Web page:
might i reinstate... stretching neither enhances nor hampers performance. It really doesnt do much at all except relieve muscle tension.

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    Quote Originally Posted by Machher
    good article Deadbolt...covers everything..

    might i reinstate... stretching neither enhances nor hampers performance. It really doesnt do much at all except relieve muscle tension.
    Stretching keeps you flexible.

    mmuscle

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    Static stretching before exercise is bad, dynamic stretching is good. Dynamic stretching gets the neuromuscular system prepared for what it's about to do. All warm ups should have some form of dynamic stretching. Well not all, just the effective ones.
    If sense were common, everyone would have it.

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  28. #28
    Quote Originally Posted by Dale Mabry
    Static stretching before exercise is bad, dynamic stretching is good. Dynamic stretching gets the neuromuscular system prepared for what it's about to do. All warm ups should have some form of dynamic stretching. Well not all, just the effective ones.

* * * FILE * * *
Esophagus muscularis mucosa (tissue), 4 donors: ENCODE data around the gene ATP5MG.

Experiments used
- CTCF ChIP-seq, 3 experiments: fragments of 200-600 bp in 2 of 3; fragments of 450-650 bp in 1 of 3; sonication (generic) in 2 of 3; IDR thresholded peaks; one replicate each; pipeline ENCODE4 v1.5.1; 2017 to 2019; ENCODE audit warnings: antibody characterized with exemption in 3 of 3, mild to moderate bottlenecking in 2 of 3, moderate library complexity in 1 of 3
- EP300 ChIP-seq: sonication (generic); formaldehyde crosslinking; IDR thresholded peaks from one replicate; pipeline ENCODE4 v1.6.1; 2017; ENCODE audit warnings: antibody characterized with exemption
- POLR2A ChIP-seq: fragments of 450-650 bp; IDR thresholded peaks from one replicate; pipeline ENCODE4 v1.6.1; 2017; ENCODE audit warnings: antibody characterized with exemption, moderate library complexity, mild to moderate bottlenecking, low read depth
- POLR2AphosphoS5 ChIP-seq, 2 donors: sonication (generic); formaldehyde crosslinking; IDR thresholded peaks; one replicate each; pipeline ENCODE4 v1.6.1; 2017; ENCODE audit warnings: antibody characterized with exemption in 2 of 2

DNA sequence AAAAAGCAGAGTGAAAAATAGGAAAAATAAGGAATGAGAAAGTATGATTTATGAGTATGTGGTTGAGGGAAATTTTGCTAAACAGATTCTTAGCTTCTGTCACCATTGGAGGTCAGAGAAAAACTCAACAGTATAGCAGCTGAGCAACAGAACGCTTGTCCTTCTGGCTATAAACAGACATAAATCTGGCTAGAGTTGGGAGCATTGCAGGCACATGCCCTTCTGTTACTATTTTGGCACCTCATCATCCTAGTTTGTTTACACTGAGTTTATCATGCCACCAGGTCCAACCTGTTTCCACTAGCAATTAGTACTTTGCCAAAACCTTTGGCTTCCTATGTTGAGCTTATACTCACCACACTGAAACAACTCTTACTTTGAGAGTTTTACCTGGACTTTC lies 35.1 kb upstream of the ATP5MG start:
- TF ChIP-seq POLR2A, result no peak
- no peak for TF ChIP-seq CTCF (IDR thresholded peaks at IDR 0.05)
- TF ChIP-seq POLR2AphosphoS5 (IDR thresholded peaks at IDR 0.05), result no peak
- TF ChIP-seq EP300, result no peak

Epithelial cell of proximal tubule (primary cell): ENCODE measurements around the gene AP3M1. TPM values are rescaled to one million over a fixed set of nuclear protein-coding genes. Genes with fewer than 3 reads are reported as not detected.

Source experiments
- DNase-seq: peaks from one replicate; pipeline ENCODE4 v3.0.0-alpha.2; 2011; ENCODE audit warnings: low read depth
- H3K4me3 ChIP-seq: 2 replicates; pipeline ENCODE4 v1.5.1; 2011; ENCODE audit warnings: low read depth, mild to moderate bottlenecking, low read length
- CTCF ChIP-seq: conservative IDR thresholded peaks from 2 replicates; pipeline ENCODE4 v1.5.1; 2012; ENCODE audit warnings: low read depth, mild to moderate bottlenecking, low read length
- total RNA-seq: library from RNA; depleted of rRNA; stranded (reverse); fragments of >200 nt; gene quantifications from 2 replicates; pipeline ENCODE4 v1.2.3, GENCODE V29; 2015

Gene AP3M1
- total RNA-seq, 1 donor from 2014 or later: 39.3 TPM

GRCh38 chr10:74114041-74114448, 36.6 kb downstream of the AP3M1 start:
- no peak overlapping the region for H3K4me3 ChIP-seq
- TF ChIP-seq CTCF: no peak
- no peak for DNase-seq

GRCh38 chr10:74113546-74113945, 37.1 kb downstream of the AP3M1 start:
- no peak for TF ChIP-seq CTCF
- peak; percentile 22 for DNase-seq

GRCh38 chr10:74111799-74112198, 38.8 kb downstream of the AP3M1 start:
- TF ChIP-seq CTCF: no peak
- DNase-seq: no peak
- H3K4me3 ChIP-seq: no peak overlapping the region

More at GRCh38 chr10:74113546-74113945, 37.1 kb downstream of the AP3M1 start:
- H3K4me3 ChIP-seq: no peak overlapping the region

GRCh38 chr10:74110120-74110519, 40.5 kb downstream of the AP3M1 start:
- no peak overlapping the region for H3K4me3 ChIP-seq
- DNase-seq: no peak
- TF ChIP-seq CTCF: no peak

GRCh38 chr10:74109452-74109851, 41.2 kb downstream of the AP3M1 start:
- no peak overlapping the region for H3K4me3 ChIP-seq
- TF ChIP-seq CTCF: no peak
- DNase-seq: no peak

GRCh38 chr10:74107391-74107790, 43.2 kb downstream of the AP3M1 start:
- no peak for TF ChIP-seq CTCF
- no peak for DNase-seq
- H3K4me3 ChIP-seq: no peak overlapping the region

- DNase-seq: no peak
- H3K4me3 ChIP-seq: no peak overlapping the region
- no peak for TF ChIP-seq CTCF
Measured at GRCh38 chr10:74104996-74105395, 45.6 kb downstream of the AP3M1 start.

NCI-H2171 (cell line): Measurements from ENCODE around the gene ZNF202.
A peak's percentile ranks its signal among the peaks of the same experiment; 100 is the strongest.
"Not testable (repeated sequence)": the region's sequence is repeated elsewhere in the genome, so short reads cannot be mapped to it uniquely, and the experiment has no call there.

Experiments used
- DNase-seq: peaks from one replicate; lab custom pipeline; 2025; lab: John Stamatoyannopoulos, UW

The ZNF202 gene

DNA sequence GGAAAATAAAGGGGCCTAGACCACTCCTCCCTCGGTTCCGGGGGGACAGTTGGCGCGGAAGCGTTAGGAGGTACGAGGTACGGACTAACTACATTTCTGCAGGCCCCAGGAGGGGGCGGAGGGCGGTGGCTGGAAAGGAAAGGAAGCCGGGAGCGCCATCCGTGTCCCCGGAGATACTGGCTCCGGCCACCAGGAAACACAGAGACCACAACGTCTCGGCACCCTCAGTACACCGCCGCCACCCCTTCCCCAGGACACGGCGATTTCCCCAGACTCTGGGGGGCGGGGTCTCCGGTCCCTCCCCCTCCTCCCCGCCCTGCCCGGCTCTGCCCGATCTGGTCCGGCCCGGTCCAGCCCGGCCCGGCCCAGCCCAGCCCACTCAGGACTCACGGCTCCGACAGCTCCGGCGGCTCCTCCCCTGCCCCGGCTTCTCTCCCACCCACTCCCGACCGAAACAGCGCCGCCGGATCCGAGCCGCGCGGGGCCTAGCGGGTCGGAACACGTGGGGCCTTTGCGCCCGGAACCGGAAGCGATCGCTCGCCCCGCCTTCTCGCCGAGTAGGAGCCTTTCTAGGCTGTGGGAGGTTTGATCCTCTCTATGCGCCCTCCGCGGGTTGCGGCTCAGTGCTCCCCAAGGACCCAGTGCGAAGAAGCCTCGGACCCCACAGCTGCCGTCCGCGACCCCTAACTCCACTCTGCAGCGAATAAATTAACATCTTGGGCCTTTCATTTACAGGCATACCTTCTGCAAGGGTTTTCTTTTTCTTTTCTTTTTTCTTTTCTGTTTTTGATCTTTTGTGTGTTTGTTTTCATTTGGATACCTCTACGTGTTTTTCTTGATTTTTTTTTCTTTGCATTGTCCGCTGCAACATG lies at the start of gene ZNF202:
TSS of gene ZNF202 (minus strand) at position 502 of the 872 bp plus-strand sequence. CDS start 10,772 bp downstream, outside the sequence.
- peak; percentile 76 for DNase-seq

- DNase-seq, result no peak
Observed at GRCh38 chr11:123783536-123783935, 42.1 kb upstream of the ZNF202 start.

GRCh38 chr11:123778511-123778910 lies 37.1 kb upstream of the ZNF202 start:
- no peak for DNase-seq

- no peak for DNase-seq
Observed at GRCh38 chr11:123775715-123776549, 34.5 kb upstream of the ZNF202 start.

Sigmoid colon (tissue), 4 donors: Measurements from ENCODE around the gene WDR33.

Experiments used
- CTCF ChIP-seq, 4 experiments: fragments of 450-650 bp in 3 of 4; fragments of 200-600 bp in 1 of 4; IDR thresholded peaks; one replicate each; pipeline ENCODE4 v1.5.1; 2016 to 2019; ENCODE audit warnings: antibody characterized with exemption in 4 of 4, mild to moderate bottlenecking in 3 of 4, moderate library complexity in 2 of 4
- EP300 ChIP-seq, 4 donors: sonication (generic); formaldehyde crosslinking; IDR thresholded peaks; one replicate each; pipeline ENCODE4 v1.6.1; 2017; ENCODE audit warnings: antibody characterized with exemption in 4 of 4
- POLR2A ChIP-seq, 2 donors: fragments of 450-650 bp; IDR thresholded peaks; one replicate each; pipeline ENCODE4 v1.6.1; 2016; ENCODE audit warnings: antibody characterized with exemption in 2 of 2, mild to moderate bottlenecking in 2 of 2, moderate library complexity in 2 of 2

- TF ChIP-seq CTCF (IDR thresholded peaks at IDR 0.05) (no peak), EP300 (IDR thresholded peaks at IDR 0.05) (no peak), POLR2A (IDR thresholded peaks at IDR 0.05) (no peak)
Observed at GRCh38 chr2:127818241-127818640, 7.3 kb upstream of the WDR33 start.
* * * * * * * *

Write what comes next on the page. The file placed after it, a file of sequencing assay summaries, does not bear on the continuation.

is this a good order?

    1.warm up
    2.dynamic stretching
    3.light sport specific movememts
    4.Exercise
    5.light sport specific movememts
    6.dynamic stretching
    7.static stretching

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    Quote Originally Posted by Leon77
    is this a good order?

    warm up
    dynamic stretching
    sport specific movememts
    Exercise
    light sport specific movememts
    dynamic stretching
    static stretching
    Close, I would go with this...

    Warm-up-First, do movements like high knees, heel kickers, side shuffle, carioca, etc. Next, dynamic stretching that is specific to what you are doing.

    Agility stuff-Ladder, cone drills, etc. This would also included closed/open skills. Closed skills if you are relatively new, open skills once you perfect the closed ones.

    Speed work-Sprints, form runs, etc...if you do it.

    Conditioning-This includes, weights.

    Static stretching



    You can do dynamic stretching after training, but it is not necessary. I would actually do slight dynamic stretching between sets. This doesn'thave to be a structured thing. I typically just shake out whatever muscle groups I am using.


    Only thing I would add is that if you are trying to improve conditioning, doing agility stuff during and after weight training may be a good idea.
    If sense were common, everyone would have it.